Right after the decapitation, GWAR kicked off their set with “The Salaminizer” from their 1990 masterpiece Scumdogs of the Universe and began ripping through track after track from their catalogue and killing any number of enemies on stage.
Now I’ll admit, I haven’t been very impressed with GWAR’s studio output over the last several years, but for an old-school fan like me, GWAR didn’t disappoint, breaking out tracks from such albums as America Must Be Destroyed with a back-to-back thrashing of “Ham on the Bone” and “Crack in the Egg”.
When they played “Crack in the Egg”, in typical GWAR fashion of mocking and satirizing popular culture, they brought out one of their on stage slaves dressed as a pregnant Snooki, proceeded to gut her, rip the fetus out and kick it around on stage, thus saving mankind from the abomination brewing in her belly.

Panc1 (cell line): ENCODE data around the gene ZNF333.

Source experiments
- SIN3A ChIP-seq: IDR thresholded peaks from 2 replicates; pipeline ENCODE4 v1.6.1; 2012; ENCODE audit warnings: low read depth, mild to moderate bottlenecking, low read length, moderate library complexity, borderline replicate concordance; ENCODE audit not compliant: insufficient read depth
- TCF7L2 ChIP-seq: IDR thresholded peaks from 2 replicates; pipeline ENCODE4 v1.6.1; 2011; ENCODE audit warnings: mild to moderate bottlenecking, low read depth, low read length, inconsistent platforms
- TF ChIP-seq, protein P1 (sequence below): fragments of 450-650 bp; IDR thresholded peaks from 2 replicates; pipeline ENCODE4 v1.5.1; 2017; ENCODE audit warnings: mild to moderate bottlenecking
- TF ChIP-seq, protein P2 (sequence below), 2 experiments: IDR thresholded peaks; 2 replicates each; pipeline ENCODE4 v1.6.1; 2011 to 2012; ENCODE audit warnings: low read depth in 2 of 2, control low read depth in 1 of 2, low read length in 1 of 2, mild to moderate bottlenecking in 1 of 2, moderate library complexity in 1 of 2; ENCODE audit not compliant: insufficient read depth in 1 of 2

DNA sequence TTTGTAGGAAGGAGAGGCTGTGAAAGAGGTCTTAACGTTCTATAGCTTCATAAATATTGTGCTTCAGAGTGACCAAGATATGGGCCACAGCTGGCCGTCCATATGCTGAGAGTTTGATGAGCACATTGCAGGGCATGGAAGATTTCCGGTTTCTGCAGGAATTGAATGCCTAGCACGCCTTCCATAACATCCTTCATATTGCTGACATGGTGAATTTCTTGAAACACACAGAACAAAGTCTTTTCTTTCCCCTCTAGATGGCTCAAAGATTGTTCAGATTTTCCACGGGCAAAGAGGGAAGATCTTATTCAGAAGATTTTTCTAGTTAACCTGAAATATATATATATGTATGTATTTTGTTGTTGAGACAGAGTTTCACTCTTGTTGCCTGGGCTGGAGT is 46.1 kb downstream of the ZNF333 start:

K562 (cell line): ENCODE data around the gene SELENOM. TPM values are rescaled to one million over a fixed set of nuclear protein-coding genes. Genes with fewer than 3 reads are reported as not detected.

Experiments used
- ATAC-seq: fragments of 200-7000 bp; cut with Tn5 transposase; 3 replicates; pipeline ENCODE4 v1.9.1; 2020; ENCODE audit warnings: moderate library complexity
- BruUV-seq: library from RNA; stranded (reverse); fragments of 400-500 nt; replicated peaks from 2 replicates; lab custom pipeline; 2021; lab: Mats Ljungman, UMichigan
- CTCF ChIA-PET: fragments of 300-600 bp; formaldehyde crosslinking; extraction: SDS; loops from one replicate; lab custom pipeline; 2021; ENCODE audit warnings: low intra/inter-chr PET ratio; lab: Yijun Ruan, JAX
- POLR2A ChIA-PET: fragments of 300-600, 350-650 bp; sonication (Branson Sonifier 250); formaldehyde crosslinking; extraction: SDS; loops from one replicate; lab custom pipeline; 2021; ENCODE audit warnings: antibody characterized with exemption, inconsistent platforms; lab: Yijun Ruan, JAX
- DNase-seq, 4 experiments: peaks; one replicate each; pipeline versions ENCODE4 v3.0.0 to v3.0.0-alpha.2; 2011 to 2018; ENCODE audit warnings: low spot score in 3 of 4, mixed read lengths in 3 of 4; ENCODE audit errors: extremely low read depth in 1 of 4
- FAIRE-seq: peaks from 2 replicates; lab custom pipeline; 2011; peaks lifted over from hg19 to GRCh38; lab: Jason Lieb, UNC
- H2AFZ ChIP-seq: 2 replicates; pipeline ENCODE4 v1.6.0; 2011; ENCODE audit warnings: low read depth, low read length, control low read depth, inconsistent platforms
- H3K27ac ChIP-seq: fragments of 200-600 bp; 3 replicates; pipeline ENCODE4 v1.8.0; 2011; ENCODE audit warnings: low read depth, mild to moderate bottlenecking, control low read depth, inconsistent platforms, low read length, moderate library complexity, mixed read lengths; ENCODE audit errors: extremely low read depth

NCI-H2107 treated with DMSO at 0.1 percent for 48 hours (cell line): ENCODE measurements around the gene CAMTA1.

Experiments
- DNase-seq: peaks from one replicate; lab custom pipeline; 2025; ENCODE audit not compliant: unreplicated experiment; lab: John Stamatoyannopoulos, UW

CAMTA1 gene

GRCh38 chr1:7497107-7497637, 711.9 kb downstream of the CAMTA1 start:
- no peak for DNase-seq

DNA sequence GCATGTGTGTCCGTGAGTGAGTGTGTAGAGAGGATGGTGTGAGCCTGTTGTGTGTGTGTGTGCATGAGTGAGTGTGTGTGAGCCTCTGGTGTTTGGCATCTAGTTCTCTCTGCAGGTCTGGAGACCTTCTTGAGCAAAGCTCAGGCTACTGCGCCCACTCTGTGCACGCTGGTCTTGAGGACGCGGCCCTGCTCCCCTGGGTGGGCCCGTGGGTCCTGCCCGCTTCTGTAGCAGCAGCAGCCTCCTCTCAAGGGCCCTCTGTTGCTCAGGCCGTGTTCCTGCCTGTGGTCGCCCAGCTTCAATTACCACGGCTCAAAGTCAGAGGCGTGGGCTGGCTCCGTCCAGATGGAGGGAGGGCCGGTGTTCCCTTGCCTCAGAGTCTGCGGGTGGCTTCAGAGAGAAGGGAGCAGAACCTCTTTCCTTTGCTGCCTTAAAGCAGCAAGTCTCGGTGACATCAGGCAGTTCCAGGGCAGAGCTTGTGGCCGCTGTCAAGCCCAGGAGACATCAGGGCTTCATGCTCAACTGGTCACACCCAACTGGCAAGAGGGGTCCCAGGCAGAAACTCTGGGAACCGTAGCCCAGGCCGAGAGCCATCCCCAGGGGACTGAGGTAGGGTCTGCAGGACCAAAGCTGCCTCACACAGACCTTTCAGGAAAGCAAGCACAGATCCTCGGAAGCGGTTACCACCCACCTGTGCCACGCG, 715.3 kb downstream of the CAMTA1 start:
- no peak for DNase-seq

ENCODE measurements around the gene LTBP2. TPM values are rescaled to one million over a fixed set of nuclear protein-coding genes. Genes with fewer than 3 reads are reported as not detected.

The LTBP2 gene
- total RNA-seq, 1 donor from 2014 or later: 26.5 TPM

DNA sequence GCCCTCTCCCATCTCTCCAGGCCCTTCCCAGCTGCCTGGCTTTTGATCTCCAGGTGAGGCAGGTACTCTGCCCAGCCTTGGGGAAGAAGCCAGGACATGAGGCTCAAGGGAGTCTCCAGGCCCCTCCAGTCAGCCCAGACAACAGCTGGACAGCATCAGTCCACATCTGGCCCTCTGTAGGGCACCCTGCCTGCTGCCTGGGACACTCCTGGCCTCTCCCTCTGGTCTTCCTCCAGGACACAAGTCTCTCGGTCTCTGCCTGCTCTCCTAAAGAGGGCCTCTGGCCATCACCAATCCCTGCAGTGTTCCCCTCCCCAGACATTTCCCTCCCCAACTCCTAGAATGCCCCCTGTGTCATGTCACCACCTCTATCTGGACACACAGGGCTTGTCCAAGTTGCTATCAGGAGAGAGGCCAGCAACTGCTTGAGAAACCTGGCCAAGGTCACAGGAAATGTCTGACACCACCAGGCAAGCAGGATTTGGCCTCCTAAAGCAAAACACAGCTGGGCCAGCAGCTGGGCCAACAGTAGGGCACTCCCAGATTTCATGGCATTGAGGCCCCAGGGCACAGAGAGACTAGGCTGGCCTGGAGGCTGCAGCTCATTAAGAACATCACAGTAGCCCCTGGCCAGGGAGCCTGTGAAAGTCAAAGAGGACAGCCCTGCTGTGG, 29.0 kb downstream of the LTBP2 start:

Of course, being in the front row, I took several more direct blasts of fake blood and viscera.
Snooki was the only celebrity to get slaughtered on the stage that night, but it was hardly the first instance of on-stage violence. Going back to their older albums, they brought out the Jagermonster and played his song “Jagermonsta” from 1999’s We Kill Everything, which I found a bit surprising given that most members of GWAR consider We Kill Everything to be their worst album. Nonetheless, the beast was slain and bled black Jager blood all over the audience.
Speaking of surprises in the set-list, I was delighted to hear “Saddam A-Go-Go”, GWAR’s thrash-ska number from 1994’s This Toilet Earth. The heavy grooves had the entire crowd stomping their feet and pushing up against each other. If there was ever a GWAR number to dance to, this is it. Although I think it would have been cooler if they had played “B.D.F.” from the album.